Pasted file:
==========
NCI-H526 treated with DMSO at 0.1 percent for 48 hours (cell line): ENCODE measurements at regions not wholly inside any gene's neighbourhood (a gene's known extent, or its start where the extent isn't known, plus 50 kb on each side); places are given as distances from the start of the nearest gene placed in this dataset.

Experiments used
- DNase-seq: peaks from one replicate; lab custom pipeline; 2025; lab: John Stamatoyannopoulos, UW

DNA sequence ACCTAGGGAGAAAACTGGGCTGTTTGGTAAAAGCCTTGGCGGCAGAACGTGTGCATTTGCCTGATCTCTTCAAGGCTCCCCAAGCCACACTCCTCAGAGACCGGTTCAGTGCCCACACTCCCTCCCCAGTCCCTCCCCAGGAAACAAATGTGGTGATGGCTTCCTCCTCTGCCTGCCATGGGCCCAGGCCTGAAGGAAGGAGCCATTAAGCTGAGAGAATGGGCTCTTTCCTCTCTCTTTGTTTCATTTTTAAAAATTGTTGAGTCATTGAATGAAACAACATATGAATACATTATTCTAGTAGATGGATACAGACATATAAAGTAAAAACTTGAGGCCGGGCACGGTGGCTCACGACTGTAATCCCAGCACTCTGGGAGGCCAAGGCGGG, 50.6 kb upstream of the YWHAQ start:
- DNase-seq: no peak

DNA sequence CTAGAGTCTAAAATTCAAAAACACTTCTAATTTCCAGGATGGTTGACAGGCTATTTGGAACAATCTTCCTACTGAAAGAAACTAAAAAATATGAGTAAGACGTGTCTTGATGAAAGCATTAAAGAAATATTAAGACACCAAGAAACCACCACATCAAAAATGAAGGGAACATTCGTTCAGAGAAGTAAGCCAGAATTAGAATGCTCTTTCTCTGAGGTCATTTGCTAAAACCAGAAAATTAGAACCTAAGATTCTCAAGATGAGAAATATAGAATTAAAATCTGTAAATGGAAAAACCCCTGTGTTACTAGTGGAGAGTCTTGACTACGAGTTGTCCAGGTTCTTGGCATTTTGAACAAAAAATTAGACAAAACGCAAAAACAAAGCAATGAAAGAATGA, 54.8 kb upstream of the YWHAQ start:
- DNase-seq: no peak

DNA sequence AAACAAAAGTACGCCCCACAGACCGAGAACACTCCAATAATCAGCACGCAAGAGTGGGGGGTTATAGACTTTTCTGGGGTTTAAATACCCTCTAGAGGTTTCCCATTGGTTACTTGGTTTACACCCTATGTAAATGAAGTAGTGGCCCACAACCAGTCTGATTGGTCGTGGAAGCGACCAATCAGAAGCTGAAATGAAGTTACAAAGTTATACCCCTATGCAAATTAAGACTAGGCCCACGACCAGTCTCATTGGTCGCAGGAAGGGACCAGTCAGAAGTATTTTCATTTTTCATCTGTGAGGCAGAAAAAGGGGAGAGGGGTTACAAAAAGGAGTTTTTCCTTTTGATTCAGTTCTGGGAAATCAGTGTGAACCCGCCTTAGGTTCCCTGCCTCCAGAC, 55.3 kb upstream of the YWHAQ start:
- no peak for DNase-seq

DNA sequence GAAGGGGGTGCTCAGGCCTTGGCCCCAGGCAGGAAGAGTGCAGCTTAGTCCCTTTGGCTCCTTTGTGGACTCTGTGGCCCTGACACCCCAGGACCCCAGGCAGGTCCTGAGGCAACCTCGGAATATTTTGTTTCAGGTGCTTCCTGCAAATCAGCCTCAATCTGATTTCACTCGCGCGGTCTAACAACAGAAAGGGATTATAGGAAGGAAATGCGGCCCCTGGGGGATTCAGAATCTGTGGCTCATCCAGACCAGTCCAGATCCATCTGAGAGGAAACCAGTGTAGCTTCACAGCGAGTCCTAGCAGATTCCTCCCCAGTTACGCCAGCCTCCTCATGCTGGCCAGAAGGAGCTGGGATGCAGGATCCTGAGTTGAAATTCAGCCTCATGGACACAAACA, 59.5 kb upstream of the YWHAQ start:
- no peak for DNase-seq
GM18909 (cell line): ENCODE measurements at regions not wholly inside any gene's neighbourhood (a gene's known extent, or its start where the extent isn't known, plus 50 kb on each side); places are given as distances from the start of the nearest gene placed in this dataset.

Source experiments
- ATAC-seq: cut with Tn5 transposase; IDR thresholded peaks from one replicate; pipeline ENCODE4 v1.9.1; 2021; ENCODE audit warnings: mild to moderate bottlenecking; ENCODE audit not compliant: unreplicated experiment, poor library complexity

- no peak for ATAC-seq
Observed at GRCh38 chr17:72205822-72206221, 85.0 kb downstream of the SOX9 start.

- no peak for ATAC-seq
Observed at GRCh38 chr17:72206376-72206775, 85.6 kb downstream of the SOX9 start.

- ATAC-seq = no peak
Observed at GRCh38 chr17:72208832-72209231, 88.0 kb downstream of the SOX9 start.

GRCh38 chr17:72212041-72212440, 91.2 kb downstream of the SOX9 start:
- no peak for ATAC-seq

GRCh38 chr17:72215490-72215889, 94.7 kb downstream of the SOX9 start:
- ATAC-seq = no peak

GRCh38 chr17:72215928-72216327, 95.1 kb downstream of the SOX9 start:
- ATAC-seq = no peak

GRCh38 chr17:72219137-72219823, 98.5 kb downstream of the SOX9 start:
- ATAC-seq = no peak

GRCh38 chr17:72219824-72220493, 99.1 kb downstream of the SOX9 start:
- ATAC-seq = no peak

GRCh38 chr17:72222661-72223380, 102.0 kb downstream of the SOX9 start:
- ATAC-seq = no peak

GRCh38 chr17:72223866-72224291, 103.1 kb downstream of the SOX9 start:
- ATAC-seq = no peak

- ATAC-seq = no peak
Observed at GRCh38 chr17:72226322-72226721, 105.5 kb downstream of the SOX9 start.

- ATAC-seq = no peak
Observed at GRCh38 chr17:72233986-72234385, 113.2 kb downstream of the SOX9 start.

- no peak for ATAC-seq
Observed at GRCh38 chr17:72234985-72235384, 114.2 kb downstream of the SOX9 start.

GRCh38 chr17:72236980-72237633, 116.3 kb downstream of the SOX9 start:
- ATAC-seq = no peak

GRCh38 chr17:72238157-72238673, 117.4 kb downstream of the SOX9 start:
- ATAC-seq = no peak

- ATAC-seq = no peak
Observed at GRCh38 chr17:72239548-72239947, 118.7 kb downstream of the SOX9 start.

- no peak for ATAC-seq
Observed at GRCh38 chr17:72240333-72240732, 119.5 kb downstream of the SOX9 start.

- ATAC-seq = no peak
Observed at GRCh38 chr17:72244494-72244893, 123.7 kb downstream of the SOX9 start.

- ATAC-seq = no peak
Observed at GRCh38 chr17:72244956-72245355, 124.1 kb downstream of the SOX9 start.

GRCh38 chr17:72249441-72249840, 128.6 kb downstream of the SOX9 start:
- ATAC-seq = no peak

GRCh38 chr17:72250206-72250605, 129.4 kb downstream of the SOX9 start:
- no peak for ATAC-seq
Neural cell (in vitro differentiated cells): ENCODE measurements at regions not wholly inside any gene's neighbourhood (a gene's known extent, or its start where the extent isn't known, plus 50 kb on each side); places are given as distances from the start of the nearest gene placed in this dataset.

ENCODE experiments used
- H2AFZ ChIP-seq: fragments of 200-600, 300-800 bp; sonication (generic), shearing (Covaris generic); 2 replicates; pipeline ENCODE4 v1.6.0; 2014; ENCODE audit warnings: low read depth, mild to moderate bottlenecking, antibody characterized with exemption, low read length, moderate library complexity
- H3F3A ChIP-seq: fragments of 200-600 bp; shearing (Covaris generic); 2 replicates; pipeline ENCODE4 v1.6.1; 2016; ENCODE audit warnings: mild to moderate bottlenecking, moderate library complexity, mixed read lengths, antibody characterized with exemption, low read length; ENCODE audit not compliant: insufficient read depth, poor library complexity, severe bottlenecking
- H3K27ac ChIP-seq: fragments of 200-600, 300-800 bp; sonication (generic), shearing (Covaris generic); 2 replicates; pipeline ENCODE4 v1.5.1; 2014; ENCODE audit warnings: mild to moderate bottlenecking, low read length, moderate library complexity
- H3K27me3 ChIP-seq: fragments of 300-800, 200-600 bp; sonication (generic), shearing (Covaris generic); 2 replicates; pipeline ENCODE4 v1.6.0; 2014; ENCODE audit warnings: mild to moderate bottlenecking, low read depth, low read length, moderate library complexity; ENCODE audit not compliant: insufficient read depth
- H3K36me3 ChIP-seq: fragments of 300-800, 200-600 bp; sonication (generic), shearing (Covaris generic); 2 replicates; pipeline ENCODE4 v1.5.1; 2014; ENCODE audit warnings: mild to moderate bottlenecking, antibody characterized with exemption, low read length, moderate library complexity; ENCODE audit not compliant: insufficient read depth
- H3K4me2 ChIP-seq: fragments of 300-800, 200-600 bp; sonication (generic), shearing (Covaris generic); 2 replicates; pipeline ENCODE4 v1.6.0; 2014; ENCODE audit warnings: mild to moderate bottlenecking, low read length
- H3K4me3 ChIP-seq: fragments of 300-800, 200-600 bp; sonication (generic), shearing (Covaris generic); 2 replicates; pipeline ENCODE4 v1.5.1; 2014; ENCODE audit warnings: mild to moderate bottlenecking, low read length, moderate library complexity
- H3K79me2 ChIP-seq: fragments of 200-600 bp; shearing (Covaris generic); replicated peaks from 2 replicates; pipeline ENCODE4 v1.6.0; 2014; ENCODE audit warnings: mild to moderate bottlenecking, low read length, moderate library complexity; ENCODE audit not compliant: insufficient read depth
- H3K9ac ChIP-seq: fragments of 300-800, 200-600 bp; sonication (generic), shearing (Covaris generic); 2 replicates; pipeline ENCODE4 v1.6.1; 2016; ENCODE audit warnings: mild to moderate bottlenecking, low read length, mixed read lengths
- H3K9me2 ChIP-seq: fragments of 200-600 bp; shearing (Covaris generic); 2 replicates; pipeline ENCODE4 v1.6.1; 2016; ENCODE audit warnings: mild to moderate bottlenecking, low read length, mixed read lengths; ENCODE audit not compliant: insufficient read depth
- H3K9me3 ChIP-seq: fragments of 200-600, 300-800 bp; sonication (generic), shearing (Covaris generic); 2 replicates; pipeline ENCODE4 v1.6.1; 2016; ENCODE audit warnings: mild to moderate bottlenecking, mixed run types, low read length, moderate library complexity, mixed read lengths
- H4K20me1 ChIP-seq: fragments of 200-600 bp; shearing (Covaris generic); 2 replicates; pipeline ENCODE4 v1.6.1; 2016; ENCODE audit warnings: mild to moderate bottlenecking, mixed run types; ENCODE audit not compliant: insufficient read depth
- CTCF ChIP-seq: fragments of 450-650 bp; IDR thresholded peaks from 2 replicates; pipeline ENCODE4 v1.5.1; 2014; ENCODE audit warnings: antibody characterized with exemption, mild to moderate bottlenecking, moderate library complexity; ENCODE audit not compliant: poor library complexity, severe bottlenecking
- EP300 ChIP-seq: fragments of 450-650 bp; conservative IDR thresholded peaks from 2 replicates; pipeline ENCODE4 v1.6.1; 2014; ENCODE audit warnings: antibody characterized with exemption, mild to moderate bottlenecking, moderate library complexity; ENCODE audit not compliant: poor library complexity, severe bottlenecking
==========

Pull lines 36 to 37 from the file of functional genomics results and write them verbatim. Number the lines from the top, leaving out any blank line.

Observed at GRCh38 chr17:72226322-72226721, 105.5 kb downstream of the SOX9 start.

- ATAC-seq = no peak